That, Meier concludes, left only one surviving pillar of Tito's rule, namely the army. The military was Yugoslav in its doctrine, but it was also communist and centralist as well. Most of the officers, moreover, were Serbs (or Montenegrins). It was thus that Admiral Branko Mamula and Generals Nikola Ljubicic and Veljko Kadijevic helped give the military much of its greater Serbian orientation that determined its role in the breakup of Yugoslavia in 1991 and afterward.
Meier denies that Tito can be directly blamed for the collapse of Yugoslavia. But 10 years after his death, it was clear that both the socialist system and Yugoslavia were beyond saving.
At least two men recognized this truth early on but drew very different conclusions. Slobodan Milosevic saw the future in an aggressive Serbian nationalism. He miscalculated, however, and brought Serbia and the Serbs to the brink of disaster in the process. Slovenia's Milan Kucan, for his part, opted for democracy and self-determination. He obviously made the wiser choice. (Patrick Moore)Thaci Cautions Party Members Against High Expectations.
Before his election as leader of the newly-renamed Democratic Party of Kosova (PDK) on 21 May (see "RFE/RL Newsline," 22 May 2000), Hashim Thaci told his party members not to raise their expectations too high, "Koha Ditore" reported on 23 May.
Thaci said: "I cannot guarantee that we will be able to realize everything that we have in our party program." This appears to be a reference to the aim of winning full independence for Kosova.
He went on to say: "I cannot guarantee that we will be able to reach all the goals that we will outline at the end of our party congress. But I can guarantee that Kosova will get a preliminary constitution and that it will have its own free elections."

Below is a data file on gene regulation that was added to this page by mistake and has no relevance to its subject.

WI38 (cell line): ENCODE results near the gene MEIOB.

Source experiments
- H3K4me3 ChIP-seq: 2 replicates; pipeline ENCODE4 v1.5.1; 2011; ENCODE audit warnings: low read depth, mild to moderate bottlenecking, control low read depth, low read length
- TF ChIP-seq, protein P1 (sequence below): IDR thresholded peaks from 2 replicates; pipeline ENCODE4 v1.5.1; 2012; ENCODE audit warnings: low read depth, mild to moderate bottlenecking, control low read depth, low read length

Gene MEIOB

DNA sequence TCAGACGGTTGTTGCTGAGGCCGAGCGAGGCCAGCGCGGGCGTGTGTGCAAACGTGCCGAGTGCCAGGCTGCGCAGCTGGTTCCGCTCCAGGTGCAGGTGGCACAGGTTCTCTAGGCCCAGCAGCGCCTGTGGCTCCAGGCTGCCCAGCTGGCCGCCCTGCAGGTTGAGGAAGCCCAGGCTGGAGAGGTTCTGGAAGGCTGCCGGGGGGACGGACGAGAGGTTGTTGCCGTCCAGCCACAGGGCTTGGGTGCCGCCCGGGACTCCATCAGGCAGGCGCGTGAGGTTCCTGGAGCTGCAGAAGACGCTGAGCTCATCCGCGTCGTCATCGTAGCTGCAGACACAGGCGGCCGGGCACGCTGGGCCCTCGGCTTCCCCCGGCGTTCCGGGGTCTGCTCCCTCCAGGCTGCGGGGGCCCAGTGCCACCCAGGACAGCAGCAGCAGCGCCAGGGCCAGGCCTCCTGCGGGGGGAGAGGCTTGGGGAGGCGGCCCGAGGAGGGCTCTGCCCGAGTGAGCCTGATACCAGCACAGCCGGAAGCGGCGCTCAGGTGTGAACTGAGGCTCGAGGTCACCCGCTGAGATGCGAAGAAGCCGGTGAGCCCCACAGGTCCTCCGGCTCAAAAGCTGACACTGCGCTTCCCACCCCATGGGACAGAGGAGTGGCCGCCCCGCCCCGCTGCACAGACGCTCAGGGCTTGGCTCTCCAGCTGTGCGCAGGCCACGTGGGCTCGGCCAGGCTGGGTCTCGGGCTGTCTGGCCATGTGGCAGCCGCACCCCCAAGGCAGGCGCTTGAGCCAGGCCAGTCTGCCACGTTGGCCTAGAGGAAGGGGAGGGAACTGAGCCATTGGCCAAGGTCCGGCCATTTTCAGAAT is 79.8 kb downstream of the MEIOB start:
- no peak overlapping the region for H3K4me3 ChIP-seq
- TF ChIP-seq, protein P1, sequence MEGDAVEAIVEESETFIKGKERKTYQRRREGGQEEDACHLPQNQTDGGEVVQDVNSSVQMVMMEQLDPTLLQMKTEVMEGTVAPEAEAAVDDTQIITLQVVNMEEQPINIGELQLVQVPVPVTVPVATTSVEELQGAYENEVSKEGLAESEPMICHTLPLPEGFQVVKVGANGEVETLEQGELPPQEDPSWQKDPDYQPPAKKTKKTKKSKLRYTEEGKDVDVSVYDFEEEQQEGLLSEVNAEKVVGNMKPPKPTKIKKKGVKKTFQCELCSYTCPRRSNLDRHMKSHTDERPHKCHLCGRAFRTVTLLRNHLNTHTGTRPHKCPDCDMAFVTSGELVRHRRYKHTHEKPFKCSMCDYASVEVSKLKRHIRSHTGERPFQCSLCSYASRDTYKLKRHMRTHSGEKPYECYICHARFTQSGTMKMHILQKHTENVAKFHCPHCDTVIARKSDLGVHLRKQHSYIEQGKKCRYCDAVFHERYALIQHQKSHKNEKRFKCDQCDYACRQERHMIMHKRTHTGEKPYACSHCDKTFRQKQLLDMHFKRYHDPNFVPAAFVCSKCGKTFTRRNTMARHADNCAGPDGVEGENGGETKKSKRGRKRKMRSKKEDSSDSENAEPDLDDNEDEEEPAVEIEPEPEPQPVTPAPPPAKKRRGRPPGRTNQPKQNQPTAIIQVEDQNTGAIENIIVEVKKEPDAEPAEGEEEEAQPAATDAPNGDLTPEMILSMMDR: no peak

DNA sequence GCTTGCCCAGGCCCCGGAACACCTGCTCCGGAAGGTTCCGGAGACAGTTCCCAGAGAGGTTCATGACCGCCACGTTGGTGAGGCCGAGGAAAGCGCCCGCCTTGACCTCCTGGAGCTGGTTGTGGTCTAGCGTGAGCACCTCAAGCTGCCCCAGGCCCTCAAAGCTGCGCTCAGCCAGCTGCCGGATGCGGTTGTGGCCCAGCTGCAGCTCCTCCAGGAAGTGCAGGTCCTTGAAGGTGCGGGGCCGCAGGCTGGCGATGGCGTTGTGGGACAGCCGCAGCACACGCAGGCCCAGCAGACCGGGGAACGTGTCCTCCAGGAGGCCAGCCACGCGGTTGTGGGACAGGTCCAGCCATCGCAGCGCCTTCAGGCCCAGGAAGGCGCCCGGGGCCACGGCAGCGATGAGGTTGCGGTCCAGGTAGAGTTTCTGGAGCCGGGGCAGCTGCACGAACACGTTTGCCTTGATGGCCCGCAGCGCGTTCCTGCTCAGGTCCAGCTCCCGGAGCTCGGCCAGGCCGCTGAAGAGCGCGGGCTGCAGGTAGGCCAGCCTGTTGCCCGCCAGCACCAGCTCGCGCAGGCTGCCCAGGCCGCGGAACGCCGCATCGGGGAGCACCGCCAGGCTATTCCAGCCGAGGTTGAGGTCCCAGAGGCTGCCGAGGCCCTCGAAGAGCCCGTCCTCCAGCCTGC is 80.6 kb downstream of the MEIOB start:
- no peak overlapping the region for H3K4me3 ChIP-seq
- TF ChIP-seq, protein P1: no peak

After the vote, referring to his challengers for the party leadership, Pleurat Sejdiu and Bardhyl Mahmuti, Thaci said: "With my election they have not lost. They will be close to me in the highest organs of the party and I will be close to them�. I will try to justify the trust that you put in me, and I am sure that I can deliver. It is an honor for me to lead the PDK, which opens a new perspective for Kosova."
To date, 25 political parties have formally applied for registration with the OSCE in the runup to local elections scheduled for this fall. But so far the OSCE has not granted official party status to any of them, an OSCE official told RFE/RL on 23 May. (Fabian Schmidt)Security Problems In Kukes.
Albania's remote Kukes region was long known as a center of lawlessness and became even more so during the 1999 conflict in nearby Kosova. It has been nearly one year since peace came to Kosova, but Kukes' problems have not gone away.